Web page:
How to get around

The lodge will take you around on a 4x4 for safaris but if you are driving yourself or with someone from Kampala/Entebbe then you are free to drive around the park on the well maintained roads

What to do

You will have plenty of opportunities to spot wildlife in the form of the large predators, birds and other representatives of the Big 5.
We went out several times a day at dusk, dawn and in between and saw plenty of animals but no other human being or vehicle. The rangers were very helpful and happy to tell you all about the local species


  1. Nothing beats a trip to get geared up with the neutral-colored safari clothes completed with the pockets, the vest and the boots. Although useful and certainly well suited the reality is that you won't be walking around much so any comfortable clothes are good. Long pants and airy linen or cotton are highly appreciated to keep you cool and protected from insects
  2. You are not in a zoo, animals are wild and so it's always better to keep arms inside the car just in case...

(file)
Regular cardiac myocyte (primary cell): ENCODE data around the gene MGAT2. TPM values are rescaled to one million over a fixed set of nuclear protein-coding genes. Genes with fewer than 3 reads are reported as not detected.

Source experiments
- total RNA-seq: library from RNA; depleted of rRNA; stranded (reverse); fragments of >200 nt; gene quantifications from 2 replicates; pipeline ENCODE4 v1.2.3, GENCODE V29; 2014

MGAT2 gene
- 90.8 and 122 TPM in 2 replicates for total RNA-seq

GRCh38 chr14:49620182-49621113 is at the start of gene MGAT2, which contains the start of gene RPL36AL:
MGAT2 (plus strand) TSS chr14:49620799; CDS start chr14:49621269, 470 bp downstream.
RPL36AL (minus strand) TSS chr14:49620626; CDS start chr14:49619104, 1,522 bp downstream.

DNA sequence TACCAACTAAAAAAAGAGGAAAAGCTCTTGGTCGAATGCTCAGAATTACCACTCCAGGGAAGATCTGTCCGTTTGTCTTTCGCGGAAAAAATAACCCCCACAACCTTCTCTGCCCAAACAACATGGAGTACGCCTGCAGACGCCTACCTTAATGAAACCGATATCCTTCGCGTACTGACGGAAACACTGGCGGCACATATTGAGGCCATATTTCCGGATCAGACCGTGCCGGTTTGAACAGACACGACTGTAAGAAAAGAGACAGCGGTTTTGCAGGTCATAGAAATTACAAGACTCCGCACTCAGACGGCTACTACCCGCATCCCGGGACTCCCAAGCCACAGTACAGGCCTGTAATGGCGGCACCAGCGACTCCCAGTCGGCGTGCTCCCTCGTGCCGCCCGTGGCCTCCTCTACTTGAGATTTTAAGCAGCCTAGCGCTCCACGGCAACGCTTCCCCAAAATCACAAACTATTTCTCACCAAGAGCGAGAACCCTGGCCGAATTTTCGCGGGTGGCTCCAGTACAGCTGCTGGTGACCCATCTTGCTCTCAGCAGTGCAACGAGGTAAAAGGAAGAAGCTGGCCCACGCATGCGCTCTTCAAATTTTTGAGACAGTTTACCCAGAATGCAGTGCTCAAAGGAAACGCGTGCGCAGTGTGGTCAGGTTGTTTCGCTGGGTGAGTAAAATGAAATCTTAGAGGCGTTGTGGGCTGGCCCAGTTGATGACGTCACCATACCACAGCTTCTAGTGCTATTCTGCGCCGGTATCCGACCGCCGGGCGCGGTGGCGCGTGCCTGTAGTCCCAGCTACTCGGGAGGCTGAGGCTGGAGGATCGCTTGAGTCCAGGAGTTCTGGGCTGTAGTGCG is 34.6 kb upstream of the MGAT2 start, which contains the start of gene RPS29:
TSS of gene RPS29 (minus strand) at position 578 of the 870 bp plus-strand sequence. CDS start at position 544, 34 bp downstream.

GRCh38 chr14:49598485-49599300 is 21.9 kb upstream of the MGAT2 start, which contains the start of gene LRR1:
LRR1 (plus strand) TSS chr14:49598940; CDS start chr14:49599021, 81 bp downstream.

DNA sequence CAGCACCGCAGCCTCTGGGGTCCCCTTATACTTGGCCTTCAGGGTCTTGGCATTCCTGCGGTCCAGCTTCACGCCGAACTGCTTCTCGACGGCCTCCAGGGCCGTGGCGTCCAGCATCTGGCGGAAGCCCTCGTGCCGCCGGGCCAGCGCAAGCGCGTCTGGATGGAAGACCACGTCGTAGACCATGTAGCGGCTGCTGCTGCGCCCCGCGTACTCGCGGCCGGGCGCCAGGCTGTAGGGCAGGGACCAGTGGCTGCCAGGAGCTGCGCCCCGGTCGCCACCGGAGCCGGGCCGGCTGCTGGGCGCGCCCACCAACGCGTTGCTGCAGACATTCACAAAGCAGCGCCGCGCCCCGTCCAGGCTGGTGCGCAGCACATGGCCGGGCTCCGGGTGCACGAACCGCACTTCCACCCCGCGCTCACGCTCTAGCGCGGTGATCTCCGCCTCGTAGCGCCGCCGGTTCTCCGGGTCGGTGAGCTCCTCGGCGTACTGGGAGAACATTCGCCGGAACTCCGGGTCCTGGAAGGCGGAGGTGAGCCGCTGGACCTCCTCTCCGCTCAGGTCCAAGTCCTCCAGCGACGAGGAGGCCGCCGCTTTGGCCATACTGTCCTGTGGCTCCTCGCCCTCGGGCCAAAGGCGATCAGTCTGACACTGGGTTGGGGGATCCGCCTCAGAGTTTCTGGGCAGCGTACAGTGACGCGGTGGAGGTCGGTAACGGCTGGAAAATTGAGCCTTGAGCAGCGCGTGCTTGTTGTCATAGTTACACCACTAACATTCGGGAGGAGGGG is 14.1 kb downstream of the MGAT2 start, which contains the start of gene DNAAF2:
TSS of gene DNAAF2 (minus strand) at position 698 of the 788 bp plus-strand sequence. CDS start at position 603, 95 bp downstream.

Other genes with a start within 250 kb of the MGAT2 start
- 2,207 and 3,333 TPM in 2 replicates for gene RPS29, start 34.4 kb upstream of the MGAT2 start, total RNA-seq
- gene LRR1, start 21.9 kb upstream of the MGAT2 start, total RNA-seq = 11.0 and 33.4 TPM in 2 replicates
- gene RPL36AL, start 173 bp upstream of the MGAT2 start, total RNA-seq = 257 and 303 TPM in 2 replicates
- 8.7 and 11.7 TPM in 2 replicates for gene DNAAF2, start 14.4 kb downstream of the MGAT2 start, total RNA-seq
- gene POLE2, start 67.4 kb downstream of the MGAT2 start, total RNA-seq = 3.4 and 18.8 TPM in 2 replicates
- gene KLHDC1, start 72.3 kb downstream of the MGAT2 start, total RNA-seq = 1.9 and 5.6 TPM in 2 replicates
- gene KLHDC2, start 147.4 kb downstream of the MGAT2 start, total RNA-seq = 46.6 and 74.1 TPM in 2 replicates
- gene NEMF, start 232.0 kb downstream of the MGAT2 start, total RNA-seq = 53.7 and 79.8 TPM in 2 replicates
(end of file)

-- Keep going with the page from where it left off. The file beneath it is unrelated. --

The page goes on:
3. Mosquito repellent, as in most of Africa, is a must. Uganda has an endemic tesetse fy and Malaria problem, take precautions. To me, the best was always to cover up arms and legs and to spray repellent over my clothes - having spent 5 years in Africa I could not afford, financially and physically to take malaria tablets continuously and prevention is always better - avoid getting bitten. African mosquitoes are resilient so DEET is most effective. BUT! Avoid getting any DEET in your mouth or you are guaranteed an upset stomach straightaway
  4. Bring a book, evenings are long as life revolves around the sun so expect to wake up early 7-8am but also to be done with dinner by 7-8pm
  5. Don't miss the wonderfully warm tea/coffee in the early morning usually acompanied by cookies which most lodges deliver to you with a wake up call


Spend time listening to the sounds of the jungle, it is extraordinary, and to watch the stars, in the African Savannah you will surely enjoy the most incredible starry nights without any pollution in miles